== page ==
mailing list archives
security through obsolescence??! () ?!
From: full-disclosure () lists netsys com (Charles 'core' Stevenson)
Date: Mon, 15 Jul 2002 15:23:40 -0600
word man... rexd to the rescue? hehe... my god I know a couple of
sysadmins who have the same philosophy. but it's pointless. it's like
removing read priveleges from vulnerable suids! some of us have over a
gigabyte of security related exploits, scanners, sniffers, backdoors
etc.. Dating back to the 80's. ;)
This has to be one of the stupidest comments I have ever heard! Do you
honestly think that there are not people with REAL skill out there...
not just simple skript kiddies. I certainly hope that you wouldn't try
to "secure" your network with an old redhat 4.2 box, Xenix or an old NT
3.51 server. Installing old software is NOT an effective means of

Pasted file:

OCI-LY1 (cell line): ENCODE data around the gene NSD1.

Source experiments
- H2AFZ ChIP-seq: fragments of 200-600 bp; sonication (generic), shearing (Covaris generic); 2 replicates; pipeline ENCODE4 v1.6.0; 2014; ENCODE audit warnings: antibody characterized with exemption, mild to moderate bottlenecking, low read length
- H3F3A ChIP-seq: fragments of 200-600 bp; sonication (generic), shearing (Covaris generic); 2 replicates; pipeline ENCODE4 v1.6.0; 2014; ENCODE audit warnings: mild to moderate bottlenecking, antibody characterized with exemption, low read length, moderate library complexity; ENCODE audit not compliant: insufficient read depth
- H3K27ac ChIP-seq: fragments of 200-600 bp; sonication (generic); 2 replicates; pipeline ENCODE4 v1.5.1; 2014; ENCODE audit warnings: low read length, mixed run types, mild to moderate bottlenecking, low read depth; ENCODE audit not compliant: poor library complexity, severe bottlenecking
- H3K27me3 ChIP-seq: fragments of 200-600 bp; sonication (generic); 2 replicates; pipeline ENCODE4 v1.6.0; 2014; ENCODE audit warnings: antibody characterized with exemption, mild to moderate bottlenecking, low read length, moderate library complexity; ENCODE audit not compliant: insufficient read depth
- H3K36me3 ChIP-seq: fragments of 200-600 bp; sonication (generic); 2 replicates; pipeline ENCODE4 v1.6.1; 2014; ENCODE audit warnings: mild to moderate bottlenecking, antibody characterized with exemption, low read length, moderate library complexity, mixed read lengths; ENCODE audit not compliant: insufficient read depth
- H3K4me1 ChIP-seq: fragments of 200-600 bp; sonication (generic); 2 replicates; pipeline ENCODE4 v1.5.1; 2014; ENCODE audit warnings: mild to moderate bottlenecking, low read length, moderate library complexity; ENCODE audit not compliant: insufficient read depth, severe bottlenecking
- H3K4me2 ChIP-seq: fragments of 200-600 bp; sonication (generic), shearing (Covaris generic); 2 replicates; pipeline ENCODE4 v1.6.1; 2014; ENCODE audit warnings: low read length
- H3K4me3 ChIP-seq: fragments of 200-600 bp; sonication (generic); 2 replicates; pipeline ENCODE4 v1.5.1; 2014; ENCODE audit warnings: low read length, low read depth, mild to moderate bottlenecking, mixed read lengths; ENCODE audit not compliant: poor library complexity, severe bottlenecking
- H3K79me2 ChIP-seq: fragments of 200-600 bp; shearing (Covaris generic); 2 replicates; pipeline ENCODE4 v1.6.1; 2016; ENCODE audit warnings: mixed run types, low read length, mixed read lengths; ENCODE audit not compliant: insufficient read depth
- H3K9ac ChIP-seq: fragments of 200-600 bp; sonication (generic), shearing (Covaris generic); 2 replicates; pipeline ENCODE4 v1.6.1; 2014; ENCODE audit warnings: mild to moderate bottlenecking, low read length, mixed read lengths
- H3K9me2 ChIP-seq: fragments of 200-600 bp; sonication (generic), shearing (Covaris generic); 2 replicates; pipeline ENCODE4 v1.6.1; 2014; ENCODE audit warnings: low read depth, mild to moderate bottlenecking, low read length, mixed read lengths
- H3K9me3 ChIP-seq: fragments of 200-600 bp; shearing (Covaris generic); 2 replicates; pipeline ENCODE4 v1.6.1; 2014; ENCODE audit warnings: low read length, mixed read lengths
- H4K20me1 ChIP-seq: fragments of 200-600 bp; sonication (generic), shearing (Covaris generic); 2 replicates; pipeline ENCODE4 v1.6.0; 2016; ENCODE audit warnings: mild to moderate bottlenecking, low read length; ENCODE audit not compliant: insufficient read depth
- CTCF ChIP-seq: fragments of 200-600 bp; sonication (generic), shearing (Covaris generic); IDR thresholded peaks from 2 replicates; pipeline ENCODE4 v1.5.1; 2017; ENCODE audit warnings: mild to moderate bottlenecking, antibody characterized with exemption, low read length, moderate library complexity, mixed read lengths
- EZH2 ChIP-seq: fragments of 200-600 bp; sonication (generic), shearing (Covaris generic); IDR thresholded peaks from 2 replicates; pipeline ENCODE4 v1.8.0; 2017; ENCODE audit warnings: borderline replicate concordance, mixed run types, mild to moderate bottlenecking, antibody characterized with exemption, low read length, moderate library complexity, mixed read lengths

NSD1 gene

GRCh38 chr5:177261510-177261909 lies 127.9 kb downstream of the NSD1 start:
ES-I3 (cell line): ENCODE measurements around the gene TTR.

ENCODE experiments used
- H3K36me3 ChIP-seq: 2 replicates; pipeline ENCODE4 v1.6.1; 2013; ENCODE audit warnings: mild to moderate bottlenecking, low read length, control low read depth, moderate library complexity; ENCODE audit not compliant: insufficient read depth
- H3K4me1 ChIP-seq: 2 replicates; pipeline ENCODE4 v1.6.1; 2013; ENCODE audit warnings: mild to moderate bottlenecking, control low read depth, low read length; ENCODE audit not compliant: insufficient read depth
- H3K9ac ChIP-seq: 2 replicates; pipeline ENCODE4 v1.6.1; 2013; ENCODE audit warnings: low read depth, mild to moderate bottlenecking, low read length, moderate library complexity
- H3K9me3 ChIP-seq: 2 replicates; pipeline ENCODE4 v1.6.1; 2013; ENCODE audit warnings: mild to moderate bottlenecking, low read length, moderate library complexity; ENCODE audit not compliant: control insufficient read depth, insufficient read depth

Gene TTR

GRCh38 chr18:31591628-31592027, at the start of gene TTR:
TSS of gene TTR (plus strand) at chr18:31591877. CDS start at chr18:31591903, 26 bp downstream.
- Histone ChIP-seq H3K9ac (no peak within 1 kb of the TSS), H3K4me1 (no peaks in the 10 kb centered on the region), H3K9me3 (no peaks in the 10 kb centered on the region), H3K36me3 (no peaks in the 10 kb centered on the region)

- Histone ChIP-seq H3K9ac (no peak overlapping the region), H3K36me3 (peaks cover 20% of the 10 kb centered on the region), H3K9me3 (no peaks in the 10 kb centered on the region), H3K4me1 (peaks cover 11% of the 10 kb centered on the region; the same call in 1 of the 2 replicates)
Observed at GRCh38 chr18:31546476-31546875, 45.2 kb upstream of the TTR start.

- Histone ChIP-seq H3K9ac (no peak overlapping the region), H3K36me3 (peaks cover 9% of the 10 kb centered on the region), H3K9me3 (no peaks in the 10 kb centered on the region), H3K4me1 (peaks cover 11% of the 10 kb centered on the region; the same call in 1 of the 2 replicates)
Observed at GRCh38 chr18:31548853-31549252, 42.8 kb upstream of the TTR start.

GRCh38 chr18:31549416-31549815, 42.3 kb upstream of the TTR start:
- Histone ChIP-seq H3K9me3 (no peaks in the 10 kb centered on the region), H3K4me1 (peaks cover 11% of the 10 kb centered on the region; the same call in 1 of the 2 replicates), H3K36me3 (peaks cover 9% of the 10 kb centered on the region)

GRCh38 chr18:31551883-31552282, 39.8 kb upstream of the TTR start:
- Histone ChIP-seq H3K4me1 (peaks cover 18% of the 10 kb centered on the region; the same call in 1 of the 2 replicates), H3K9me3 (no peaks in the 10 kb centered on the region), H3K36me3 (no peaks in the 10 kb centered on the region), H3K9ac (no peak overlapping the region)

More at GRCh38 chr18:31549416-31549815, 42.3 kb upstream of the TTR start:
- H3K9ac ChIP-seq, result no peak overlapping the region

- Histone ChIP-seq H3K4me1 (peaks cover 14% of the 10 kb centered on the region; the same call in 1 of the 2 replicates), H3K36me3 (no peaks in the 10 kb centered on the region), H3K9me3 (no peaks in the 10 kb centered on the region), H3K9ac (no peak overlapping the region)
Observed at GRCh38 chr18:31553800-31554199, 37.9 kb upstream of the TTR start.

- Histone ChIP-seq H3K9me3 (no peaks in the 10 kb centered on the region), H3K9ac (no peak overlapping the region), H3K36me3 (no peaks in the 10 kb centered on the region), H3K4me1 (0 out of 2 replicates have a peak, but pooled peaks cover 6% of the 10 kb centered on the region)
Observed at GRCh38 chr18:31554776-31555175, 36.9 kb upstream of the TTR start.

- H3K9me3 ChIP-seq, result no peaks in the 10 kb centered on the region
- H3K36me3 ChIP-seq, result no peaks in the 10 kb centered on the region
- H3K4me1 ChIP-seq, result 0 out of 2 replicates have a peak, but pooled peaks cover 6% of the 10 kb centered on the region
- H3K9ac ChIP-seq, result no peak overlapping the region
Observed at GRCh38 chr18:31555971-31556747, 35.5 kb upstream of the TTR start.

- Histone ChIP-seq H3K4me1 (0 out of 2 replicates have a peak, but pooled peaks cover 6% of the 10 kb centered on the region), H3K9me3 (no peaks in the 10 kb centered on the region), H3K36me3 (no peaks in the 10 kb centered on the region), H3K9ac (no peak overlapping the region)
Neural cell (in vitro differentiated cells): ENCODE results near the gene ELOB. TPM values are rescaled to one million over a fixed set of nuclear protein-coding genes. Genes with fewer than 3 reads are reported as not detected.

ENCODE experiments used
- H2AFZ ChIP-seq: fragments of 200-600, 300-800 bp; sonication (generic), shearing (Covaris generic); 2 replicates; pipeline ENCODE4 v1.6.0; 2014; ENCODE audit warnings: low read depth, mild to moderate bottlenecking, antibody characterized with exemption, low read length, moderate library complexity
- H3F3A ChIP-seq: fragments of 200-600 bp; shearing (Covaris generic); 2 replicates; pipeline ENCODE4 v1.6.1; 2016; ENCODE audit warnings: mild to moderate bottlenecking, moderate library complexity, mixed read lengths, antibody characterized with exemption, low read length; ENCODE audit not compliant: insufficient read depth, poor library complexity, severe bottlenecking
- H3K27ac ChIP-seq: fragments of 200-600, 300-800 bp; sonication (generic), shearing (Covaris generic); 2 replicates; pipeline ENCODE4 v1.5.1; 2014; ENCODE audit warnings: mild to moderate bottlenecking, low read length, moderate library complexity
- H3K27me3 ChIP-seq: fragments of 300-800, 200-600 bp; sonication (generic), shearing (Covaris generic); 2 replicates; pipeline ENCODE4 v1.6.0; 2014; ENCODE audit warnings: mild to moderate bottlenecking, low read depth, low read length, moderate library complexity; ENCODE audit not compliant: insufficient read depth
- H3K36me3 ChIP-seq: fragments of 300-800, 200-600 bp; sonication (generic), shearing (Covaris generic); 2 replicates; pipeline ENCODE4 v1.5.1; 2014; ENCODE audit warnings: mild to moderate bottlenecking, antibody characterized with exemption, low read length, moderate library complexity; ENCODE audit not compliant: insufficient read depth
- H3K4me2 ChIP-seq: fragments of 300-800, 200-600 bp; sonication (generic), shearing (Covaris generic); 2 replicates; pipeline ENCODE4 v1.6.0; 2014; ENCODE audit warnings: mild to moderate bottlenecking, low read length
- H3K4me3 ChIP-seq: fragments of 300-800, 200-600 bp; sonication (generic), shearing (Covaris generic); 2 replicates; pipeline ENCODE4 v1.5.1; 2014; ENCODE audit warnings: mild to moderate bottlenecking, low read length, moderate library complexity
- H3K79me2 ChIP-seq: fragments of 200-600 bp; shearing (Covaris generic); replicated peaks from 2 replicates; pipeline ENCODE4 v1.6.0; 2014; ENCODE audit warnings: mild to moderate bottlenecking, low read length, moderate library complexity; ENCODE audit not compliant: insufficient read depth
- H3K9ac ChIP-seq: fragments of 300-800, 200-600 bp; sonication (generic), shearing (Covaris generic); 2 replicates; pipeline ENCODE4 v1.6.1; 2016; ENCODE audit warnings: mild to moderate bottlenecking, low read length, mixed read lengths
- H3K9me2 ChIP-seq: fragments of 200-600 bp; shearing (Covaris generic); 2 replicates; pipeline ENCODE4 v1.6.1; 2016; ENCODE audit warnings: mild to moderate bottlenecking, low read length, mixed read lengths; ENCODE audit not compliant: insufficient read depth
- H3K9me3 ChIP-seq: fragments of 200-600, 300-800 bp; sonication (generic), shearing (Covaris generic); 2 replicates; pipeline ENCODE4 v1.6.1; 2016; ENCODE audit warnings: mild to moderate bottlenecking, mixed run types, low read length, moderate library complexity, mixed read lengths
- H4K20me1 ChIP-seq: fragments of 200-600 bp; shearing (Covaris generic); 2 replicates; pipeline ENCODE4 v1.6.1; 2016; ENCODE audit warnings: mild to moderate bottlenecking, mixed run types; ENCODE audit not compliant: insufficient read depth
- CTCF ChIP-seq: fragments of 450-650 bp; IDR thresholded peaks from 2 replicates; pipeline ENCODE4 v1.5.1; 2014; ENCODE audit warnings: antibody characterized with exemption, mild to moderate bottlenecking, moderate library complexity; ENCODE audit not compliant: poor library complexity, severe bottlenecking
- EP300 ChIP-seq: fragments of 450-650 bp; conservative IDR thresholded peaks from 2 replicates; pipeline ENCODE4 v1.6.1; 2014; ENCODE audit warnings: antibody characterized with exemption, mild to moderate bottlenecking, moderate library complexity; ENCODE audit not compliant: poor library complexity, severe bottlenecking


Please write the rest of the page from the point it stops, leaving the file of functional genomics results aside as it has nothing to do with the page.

warding off attackers... infact you may attract a more "old school" with
"0-day" from back in their day. There has to be numerious issues in
those old OS's that people have not told the vendors ... there were
never any public patches made ... etc. Don't kid yourselves... and if
you REALLY think this works... be so kind as to give us the IP addresses
for these legacy machines.
Posted: 06/06/2002 at 12:10 GMT
[724.gif] Here's an interesting way to secure an Internet-connected
computer against intruders: Make sure the operating system and
software it runs are so old that current hacking tools won't work on
it. This was suggested by Brian Aker, one of the programmers who works
on Linux.com, NewsForge, Slashdot, and other OSDN sites; he runs
several servers of his own that host a number of small non-profit
sites in the Seattle area. "I have one box still running a version of
Solaris that's so old none of the script kiddies can figure it out,"
Brian says. "They tend to focus on the latest and greatest, and don't
have the slightest idea how to handle my old Sun box."
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